So while I might think it doesn't go far enough it is still legislation that protects what society has deemed worthy of some level of protection - so the idea that seeking to have protection for unborn human life included in legislation is by defininition extremist simply doesn't hold true.
    You are ignoring (and we all know why) that the protection of the unborn per se is not the problem, it is the corresponding removal of rights for women that prolifers require that is the sticking point.

    So unless you engage with this point, you are not even trying to reopen the referendum debate, you are trying to behave as though it didn't happen.

    And self delusion is rarely a good point of departure for convincing sceptics.
    KOBO

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    Quote Originally Posted by Buchaill Dana View Post
    Conor, do you consider your views to be mainstream?
    Which "views" are you referring to?

    That human life begins at conception? Yes pretty much everyone accepts that.

    That unborn human life warrants protection from conception? No - based on the referendum result upto 2/3 rejected that.

    That unborn human life warrants some protection after 12 weeks? Yes - that seems to be accepted by most.

    That a human being conceived by rape is just as much a human being as one conceived in a loving environment? A bit trickier - after birth yes I think - but prior to birth definitely not. Obviously very emotive with genuine views on both sides held in good faith.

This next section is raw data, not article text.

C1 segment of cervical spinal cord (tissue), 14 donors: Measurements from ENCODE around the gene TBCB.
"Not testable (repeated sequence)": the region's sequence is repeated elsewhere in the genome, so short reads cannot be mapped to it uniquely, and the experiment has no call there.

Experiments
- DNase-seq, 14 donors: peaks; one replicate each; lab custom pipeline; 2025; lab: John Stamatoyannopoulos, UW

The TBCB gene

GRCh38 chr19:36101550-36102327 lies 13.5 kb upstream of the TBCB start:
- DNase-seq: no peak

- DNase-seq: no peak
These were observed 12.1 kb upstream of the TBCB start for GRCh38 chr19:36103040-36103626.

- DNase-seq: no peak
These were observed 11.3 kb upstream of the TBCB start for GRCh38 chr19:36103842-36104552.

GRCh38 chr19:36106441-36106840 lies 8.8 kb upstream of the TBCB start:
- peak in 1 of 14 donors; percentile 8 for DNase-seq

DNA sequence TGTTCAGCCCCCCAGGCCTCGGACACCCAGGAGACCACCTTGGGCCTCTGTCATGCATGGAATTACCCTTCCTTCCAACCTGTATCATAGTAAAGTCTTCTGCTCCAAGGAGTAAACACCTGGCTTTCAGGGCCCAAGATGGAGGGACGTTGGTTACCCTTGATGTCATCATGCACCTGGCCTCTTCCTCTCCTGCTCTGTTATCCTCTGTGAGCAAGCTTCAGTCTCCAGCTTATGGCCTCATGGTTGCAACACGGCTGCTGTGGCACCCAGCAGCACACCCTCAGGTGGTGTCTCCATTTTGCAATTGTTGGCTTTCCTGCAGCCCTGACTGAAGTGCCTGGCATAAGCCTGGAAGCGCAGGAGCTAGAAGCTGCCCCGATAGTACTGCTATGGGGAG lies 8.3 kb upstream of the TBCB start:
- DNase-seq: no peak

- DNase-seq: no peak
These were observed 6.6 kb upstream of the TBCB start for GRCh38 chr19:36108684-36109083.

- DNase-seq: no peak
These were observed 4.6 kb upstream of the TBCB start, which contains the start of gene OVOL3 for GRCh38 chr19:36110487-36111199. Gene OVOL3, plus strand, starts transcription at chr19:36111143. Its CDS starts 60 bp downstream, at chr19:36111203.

That all human life no matter how sick or how loved or how difficult its life is going to be deserves their chance at that life? Again probably not but a very emotive area where the prolife view, while valid, can seem to make very distressing cases even worse for those involved.

    None of these are easy and the reality is that there are competing rights in often very difficult and distressing scenarios and I think an attempt has to be made to balance those rights.

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    No, pretty much everyone doesnt. Thats what the church teach.

    I think we have our answer as the rest stems from that.

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    Quote Originally Posted by Conor_Myers View Post
    Which "views" are you referring to?

    That human life begins at conception? Yes pretty much everyone accepts that.
    If they do, then perhaps the sticking point is what one concludes from that?